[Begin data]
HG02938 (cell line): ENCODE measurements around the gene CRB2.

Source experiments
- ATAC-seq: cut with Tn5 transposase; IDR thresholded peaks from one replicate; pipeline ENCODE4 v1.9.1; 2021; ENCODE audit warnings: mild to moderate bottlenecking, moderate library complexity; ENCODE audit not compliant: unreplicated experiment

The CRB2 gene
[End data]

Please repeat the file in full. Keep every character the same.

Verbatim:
HG02938 (cell line): ENCODE measurements around the gene CRB2.

Source experiments
- ATAC-seq: cut with Tn5 transposase; IDR thresholded peaks from one replicate; pipeline ENCODE4 v1.9.1; 2021; ENCODE audit warnings: mild to moderate bottlenecking, moderate library complexity; ENCODE audit not compliant: unreplicated experiment

The CRB2 gene